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Howard Jones

Howard Jones


July 1 - 9:30 PM @ Generac Power Stage

Howard Jones

Howard Jones’ career has always been about the big picture. The singer, songwriter and keyboardist’s songs explore universal themes including enlightenment, transcendence, and seeing past one’s struggles in order to embrace the wider horizon beyond it. He’s sold millions of albums and had 15 top-40 global singles. And while his music often overflows with addictive pop hooks, soaring vocals and creative arrangements, when you dig deeper, you’ll find those larger perspectives embedded within.


Jones remains a household name for anyone who grew up in the ‘80s and ‘90s. Global hits including “Things Can Only Get Better,” “No One is to Blame,” “What is Love?” and “New Song” are permanent parts of the pop culture tapestry of the era. Major movies and television shows including Breaking Bad, Bumblebee, GLOW, Eddie the Eagle, Halt and Catch Fire, and Everybody Hates Chris have featured them in recent times. His 1984 debut album Human’s Lib and the 1985 follow-up Dream into Action continue to transcend generations, with 2018 super- deluxe reissues on Cherry Red Records selling out based on pre-orders alone.


“I think the ‘80s work continues to resonate because it offers little chunks of philosophy to listeners,” said Jones. “People have taken the lyrics to heart and they’ve become part of who they are. It’s why I’ve always got a connection to my fans. There are people who say art can’t change the world, but that’s not my view. I think music and lyrics can have a profound effect on people. Otherwise, what’s the point in doing it?”


Jones is a keyboard and electronica pioneer. From the dawn of his career in the early ‘80s, he integrated cutting edge analog synths and samplers of the era, including now-classic Roland, Moog, Simmons, and Emulator keyboards. People were so fascinated by Jones’ approach that he was asked to take part in the 1985 Grammy Awards, where he performed alongside Stevie Wonder, Herbie Hancock, and Thomas Dolby, affirming his enormous influence on the global music scene.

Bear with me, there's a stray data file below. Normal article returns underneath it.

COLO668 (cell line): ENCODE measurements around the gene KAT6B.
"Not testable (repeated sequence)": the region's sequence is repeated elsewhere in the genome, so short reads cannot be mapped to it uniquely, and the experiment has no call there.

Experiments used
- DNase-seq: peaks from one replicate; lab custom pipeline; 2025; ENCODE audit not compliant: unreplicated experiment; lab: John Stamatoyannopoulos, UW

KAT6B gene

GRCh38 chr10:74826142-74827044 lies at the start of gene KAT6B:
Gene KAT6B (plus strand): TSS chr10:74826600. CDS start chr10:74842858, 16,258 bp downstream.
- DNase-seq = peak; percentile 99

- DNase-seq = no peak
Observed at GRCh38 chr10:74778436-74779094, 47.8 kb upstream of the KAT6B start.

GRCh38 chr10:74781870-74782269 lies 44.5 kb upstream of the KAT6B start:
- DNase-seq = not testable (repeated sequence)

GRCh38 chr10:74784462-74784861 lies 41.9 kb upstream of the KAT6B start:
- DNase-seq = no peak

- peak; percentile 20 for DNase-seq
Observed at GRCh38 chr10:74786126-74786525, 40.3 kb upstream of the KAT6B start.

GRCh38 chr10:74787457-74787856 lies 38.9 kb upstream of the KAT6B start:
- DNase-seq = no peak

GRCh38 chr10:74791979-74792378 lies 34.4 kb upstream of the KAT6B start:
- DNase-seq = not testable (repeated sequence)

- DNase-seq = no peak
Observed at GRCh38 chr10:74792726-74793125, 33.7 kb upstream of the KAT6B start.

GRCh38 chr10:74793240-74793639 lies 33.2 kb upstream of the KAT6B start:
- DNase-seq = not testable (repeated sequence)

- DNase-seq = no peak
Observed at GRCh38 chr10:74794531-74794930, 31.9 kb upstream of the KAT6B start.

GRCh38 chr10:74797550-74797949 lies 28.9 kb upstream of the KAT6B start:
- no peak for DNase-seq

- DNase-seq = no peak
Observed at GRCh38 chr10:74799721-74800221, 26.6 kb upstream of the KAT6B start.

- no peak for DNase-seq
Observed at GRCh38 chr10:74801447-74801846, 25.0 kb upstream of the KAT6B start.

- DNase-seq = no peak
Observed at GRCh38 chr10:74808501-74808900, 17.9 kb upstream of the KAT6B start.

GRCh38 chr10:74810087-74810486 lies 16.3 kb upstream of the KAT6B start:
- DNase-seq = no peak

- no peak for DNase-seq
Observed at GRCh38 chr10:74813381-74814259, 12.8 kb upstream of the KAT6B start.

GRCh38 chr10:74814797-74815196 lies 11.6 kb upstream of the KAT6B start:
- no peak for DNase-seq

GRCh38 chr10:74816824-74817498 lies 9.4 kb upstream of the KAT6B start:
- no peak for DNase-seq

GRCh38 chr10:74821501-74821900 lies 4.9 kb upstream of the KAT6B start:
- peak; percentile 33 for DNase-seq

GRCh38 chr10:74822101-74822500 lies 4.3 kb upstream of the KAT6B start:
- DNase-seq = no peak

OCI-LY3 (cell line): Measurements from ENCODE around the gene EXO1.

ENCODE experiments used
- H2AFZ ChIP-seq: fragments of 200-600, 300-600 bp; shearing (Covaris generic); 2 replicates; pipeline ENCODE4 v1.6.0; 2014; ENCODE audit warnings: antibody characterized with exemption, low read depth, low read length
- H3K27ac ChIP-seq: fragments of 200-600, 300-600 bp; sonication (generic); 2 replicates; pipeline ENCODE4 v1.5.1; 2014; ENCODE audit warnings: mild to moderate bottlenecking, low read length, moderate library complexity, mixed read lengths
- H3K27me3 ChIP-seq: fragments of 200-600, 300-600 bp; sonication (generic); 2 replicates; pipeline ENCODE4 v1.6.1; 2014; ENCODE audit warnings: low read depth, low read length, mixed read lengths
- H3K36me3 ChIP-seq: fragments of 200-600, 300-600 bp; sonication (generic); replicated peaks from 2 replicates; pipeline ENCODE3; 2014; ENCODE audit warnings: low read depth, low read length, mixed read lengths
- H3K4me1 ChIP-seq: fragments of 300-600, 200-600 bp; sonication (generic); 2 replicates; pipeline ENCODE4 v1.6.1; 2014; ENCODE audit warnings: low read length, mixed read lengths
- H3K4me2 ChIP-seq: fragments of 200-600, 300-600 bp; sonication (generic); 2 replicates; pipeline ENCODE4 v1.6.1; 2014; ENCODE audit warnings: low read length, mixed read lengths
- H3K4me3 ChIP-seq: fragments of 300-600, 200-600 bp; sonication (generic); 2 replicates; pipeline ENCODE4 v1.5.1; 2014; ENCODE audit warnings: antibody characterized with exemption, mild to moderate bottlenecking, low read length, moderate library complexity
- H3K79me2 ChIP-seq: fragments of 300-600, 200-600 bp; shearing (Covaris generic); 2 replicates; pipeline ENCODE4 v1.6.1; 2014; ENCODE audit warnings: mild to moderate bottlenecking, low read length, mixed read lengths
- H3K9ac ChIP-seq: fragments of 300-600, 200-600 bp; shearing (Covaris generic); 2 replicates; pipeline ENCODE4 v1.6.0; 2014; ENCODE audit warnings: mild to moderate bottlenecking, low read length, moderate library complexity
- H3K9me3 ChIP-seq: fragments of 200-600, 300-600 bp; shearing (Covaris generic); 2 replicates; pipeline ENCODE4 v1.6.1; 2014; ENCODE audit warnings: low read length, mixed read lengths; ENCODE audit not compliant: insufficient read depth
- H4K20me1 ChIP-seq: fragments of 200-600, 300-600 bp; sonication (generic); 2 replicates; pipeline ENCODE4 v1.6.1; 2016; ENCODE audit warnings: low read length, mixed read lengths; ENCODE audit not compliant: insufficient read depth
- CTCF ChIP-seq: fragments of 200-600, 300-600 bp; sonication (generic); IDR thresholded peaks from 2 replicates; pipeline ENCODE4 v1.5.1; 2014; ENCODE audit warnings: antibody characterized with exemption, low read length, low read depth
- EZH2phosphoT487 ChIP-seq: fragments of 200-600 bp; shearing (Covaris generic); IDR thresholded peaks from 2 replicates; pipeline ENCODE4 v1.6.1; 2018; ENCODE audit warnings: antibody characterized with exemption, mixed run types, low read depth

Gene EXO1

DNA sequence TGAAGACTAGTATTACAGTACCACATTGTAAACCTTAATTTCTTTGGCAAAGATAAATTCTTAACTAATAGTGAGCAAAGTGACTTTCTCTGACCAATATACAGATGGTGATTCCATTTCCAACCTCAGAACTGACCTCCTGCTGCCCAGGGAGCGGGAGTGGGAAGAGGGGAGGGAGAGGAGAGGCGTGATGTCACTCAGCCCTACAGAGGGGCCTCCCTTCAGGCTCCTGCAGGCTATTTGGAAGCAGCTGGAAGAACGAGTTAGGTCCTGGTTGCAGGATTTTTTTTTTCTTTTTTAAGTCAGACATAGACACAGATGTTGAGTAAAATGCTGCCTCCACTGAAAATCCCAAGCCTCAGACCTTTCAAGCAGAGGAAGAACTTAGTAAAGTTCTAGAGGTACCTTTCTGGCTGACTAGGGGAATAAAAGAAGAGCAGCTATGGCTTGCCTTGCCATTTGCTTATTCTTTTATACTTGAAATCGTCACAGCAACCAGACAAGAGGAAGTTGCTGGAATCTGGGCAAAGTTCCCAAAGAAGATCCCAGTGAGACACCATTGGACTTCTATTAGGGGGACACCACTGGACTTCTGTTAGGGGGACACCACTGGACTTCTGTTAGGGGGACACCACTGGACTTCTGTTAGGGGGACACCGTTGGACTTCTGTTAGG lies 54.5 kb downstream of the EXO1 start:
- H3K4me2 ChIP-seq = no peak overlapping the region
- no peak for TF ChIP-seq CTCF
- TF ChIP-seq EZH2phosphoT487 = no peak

Perhaps the biggest signifier of Jones’ cultural impact at the time was his appearance at the UK Live Aid show at Wembley Stadium in July 1985, during which he played a solo piano version of “Hide and Seek” that was broadcast to 1.9 billion viewers—40 percent of the Earth’s population.


Since those halcyon days, Jones’ musical approach has dramatically expanded and evolved. In addition to electronic pop output, he’s explored the realms of solo piano, string quartets, minimalism, and choral music. Much of that work has been released on his own label Dtox, which he established in 1993 to maximize creative freedom and ensure close contact with his worldwide fan base. Dtox featured many innovations countless artists have since gone on to embrace. Jones was the first musician to make recordings of shows available to artists immediately after the gig. He created personalized piano solos for fans. The packaging of Dtox recordings have also included lavish books and bespoke artwork.


“I’m very grateful for having the launch pad of a major label at the start of my career,” said Jones. “I had a name in many territories around the world, which gave me a great head start. But with Dtox I could make any record I wanted to make. I was in charge of every creative element. When you’re your own boss, you’re responsible for getting into the studio, producing the work, getting on tour, and doing all the things you need to do. It really developed me as a person.”


In 2001, Jones received an unexpected call from Ringo Starr who asked him to tour as part of his All-Starr Band that year, together with Sheila E, Roger Hodgson, Ian Hunter, and Greg Lake.


“Playing with Ringo was one of the most amazing experiences of my life,” said Jones. “In


addition to playing Beatles classics, I was asked to play keyboards on some Emerson, Lake and Palmer material like ‘Karn Evil 9’ and ‘Lucky Man.’ Playing those songs was like paying back a debt of gratitude to Keith Emerson for being such a great inspiration for my keyboard playing.”


In the mid-to-late 2000s, Jones released two career highlights: 2005’s Revolution of the Heart and 2009’s Ordinary Heroes. The former saw Jones revisiting the buoyant electronic direction of his early work. The latter showcased Jones’ songwriting at its most personally revealing, with string and choir arrangements.